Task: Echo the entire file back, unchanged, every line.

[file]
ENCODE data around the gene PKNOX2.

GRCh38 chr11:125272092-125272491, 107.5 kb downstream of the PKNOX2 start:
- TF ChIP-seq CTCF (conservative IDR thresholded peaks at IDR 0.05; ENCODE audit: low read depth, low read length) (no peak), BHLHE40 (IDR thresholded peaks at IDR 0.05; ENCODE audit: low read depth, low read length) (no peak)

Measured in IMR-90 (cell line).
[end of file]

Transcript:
ENCODE data around the gene PKNOX2.

GRCh38 chr11:125272092-125272491, 107.5 kb downstream of the PKNOX2 start:
- TF ChIP-seq CTCF (conservative IDR thresholded peaks at IDR 0.05; ENCODE audit: low read depth, low read length) (no peak), BHLHE40 (IDR thresholded peaks at IDR 0.05; ENCODE audit: low read depth, low read length) (no peak)

Measured in IMR-90 (cell line).